Art Indie Rock Punk Visual

Controversial Album Art: Sonic Youth – Goo

Sonic Youth’s major-label debut Goo is a solid, respected Indie Rock album. Sonically, it continues the bands evolution from No Wave inspired noiseniks to the tunefully dissonant elder statesmen (& woman) of Alternative Rock.

The cover art, by artist Raymond Pettibon (famous for record art for underground artists like Black Flag & Minutemen), depicted a black & white, ink line drawing of “two sunglasses wearing British mods” (wikipedia). A caption read : “I stole my sister’s boyfriend. It was all whirlwind heat, and flash. Within a week we killed my parents and hit the road.” This image has become embedded in the cultural consciousness via T-shirts, posters etc. There are hosts of tributes to it featuring characters from other media.

What I wasn’t aware of until very recently though (I’m probably the last to know) was who the image depicted. The drawing was modelled on a newspaper image of two witnesses in the Moors Murders trials. The witnesses pictured were actually Moors Murderer Myra Hindleys Sister & Brother -in-Law, David & Maureen smith, whose statements to the police eventually led to the arrest & incarceration of Hindley & her fellow murder Ian Brady. It’s an interesting choice of subject. I find it ties into similar themes to artwork like Jamie Reid’s Sex Pistols sleeves or the détournement of Gang Of Four’s Entertainment! It’s designed to either shock the viewer or to instil feelings of vague discomfort.

Jamie Reed’s God Save The Queen artwork & Gang Of Four’s Entertainment!:

Other examples of Raymond Pettibon’s sleeves:

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Indie Rock No Wave Post Punk Punk

Desolation Centre – Underground Music Festivals Documentary

Desolation Center, a new documentary charting the underground, DIY, experimental music & art festivals which were put on in the California desert in the mid-’80’s, is coming to streaming services on the 23rd June.

Produced by Stuart Swezey, Desolation Center is a mix of archive footage (including live performances) & interviews chronicling the chaotic & loud phenomena which would go on to inspire larger, more official desert festivals like Burning Man.

Among the bands which performed at Desolation Center events (& appear in the film) wer Sonic Youth, Minutemen, Meat Puppets, Perry Farrell, Redd Kross, Einstürzende Neubauten, Survival Research Laboratories, and Savage Republic.

Ahead of the release, a couple of excellent film clips have been released. The first show’s us fantastic footage of a psychedelic Meat Puppets performance where they asked for the lights to be switched off so they could play by moonlight. The second features Perry Farrel (Janes Addiction) & George Hurley (Minutemen) talking about playing a show on a boat in the LA harbour.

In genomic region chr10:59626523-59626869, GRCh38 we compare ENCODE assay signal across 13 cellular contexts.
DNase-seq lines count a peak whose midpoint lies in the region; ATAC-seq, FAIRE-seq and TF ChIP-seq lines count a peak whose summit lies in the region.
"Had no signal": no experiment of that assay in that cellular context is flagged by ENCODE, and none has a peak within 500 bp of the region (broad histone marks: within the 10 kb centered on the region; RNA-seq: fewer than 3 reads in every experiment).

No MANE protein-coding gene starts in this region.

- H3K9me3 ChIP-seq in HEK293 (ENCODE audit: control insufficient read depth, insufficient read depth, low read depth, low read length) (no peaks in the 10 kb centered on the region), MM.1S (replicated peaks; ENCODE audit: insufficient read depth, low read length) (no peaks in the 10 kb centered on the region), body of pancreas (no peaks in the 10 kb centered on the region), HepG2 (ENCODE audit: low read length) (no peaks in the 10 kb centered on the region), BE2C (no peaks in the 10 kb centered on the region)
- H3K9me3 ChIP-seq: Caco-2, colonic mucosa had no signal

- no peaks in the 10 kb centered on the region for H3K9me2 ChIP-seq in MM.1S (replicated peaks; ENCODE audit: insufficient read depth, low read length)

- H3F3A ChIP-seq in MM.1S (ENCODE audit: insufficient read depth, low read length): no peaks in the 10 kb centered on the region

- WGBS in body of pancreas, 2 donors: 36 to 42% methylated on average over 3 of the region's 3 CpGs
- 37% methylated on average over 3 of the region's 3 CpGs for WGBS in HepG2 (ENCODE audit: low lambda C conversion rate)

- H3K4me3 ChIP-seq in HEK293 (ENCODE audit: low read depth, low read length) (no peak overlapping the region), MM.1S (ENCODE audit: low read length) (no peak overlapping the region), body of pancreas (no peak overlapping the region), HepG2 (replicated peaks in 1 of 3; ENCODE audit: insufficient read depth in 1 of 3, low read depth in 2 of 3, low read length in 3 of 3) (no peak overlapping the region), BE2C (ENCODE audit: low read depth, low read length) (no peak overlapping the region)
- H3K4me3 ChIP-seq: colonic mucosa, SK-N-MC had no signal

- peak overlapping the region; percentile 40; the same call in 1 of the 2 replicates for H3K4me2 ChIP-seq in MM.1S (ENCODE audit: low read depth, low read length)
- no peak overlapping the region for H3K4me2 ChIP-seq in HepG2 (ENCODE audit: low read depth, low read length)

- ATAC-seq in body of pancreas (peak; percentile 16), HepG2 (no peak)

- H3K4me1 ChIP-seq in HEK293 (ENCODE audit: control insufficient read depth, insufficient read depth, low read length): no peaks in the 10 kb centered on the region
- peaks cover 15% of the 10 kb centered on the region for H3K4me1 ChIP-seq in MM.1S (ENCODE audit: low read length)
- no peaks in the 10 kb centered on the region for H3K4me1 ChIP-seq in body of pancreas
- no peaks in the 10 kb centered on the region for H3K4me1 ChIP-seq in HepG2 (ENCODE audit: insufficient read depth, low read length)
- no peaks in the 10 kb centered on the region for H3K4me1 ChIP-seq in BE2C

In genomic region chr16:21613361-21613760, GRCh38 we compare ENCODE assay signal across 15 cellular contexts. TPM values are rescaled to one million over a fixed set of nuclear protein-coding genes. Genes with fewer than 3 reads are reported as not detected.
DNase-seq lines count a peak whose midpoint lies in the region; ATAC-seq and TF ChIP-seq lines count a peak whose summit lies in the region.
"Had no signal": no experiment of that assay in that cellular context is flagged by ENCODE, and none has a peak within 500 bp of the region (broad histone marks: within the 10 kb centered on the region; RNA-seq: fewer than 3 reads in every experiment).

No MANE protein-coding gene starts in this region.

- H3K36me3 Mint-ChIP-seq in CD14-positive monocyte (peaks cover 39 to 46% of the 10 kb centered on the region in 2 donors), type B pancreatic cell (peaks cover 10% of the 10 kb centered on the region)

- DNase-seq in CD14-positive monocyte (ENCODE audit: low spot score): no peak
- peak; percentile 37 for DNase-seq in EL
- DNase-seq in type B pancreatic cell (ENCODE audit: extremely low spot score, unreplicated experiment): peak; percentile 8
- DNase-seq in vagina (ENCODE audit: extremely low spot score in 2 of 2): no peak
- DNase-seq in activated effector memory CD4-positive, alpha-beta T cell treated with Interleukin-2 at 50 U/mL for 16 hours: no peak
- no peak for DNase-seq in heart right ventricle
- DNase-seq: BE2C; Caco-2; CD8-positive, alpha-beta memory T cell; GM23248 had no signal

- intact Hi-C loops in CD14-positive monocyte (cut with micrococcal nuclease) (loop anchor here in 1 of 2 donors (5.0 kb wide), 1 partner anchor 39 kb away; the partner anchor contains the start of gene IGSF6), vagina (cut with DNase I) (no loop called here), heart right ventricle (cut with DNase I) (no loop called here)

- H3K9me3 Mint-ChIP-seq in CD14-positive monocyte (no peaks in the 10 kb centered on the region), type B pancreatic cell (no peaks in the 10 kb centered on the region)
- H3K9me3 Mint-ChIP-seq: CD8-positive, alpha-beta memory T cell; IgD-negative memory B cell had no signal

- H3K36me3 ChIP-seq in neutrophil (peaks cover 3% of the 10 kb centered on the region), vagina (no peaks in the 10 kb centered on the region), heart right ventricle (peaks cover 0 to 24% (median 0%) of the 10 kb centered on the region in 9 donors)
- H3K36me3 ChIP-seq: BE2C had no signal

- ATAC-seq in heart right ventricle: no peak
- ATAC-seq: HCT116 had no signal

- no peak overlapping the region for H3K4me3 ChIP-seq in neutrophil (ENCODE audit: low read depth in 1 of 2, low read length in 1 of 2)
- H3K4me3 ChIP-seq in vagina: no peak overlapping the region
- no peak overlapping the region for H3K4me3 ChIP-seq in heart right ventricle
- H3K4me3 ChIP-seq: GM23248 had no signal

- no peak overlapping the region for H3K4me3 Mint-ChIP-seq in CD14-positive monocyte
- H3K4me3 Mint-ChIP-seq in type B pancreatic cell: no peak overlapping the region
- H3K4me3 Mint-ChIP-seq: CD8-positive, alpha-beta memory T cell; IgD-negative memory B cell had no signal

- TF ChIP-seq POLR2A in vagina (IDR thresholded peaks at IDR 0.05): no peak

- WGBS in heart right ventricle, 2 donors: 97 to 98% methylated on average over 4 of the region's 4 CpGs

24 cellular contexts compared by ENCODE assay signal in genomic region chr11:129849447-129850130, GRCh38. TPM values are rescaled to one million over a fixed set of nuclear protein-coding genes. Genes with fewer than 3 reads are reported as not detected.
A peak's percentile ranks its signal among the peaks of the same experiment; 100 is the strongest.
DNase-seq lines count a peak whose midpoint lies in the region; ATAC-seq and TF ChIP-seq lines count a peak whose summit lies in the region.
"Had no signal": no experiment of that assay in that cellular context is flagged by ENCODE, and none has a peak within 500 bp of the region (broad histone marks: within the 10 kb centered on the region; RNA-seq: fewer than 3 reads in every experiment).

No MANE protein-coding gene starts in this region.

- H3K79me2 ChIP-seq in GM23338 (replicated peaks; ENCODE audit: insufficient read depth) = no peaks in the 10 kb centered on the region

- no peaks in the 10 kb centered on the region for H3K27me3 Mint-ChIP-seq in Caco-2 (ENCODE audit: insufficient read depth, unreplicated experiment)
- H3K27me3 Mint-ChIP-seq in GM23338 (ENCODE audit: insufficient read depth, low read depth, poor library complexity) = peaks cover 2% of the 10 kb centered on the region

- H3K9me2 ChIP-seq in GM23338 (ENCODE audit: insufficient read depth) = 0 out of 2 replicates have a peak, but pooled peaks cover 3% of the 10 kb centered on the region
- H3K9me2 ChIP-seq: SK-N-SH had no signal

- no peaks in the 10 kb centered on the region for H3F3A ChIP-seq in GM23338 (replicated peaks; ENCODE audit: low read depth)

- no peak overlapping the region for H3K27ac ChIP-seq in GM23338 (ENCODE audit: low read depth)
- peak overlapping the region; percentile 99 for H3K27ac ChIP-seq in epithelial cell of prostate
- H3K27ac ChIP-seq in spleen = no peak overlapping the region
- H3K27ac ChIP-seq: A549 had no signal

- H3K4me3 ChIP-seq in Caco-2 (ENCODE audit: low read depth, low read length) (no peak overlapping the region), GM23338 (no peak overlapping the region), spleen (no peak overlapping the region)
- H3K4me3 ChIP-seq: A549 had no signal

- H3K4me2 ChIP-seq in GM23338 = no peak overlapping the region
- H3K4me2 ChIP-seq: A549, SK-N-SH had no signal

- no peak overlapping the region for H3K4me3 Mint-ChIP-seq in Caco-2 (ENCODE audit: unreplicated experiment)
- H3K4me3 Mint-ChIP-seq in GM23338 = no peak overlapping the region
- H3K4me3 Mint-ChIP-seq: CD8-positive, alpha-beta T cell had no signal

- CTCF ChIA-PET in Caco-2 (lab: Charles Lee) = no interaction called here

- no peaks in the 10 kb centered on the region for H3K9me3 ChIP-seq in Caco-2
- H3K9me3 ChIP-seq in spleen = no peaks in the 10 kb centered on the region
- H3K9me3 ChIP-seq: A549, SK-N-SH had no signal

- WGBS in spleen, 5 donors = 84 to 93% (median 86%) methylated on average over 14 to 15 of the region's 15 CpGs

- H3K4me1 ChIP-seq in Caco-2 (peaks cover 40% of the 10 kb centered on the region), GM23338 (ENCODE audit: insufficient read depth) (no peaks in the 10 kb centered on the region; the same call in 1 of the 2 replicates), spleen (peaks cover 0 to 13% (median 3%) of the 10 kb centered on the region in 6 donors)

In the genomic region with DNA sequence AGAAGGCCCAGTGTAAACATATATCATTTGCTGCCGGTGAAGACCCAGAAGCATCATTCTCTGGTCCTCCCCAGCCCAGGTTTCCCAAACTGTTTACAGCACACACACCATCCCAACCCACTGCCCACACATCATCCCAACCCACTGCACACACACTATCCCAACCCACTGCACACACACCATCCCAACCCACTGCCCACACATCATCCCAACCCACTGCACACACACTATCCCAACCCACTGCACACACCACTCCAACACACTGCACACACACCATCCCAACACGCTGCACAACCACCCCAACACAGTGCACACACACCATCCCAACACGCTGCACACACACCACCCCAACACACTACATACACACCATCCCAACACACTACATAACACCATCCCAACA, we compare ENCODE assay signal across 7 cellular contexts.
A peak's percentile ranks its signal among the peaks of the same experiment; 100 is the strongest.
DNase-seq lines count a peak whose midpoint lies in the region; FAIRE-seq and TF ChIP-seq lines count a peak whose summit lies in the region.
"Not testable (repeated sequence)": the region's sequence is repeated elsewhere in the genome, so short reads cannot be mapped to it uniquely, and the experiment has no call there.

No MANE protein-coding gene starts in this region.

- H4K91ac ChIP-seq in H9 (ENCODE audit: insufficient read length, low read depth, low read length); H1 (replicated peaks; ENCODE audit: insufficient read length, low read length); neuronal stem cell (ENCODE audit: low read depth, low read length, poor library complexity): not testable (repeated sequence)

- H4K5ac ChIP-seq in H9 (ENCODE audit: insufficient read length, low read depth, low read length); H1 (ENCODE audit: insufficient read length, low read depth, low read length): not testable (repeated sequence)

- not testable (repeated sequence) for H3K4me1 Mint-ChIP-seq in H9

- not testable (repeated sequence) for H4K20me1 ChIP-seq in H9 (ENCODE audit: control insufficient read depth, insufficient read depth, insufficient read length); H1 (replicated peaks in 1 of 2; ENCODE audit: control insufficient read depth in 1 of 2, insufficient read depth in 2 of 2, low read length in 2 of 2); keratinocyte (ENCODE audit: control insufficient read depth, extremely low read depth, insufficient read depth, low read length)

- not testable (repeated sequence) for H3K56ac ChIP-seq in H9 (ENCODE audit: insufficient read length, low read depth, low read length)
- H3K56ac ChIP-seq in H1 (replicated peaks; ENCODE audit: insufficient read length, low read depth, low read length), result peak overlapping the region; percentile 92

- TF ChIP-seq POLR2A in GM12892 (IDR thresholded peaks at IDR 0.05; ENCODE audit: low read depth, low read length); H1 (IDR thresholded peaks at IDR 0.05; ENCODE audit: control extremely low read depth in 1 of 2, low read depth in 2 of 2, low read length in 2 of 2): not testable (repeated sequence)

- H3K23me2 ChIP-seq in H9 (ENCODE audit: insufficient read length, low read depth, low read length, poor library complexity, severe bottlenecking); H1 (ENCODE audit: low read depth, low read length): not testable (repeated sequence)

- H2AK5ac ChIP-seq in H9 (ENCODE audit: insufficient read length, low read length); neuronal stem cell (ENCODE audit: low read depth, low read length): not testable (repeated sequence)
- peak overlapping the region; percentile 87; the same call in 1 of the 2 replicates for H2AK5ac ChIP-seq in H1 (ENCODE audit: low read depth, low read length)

If that’s got you interested, check out the theatrical trailer from last August.

Indie Rock Music Punk Song of the Day

Song of the Day (A-Z): Minutemen – History Lesson Part 2

This blogpost is dedicated to the memory of D. Boon. RIP.

Day 8 (H) & it’s History Lesson (Part 2) by Minutemen. You almost certainly know a Minutemen song, even if you’ve never heard of them. Their song Corona was made world famous by it’s use as the theme music for Jackass. I find this amusing as, lyrically, it’s a very intelligent song about US foreign policy in central America. For it to be then used for a show like Jackass. Hilarious.

D. Boon, 1985

History Lesson (Part 2) is about the origins of the Minutemen (“Me & Mike Watt played for years”, “we drove up from Pedro”) and also engages in some mythmaking & world building for the Punk Rock community. “This is Bob Dylan to me” is intended to equate the acclaim Dylan enjoys with Punk Rock music, lending it a sense of legitimacy which we take for granted in 2020. There was a time when this music was viewed as obscene & talentless noise. In the here & now, it is the fountainhead of most of the music we listen to from Hip-Hop to Alternative Rock. The lyrics also take pains to point out the normality of the band members, D. Boon, Mike Watt & George Hurley. This is what is being addressed by the opening couplet “Our band could be your life, real names’d be proof”.

Our band could be your life
Real names’d be proof
Me and mike watt played for years
Punk rock changed our lives

We learned punk rock in Hollywood
Drove up from Pedro
We were fucking corn dogs
We’d go drink and pogo

Mr. Narrator
This is Bob Dylan to me
My story could be his songs
I’m his soldier child

Our band is scientist rock
But I was E. Bloom and Richard Hell
Joe Strummer, and John Doe
Me and Mike Watt, playing guitar

As a bonus, while searching for a decent video of History Lesson (Part 2) I found this lovely video, from 2009, of bassist Mike Watt reading the lyrics & explaining a little about what they were saying and how they were wrote. Notice how Watt’s eyes seem to tear up and he chokes slightly on his words when he mentions bandmate D. Boon. Boon was killed in a road vehicle accident in 1985, when Minutemen were at the peak of their power & facing a bright & successful career. I hope you enjoy.

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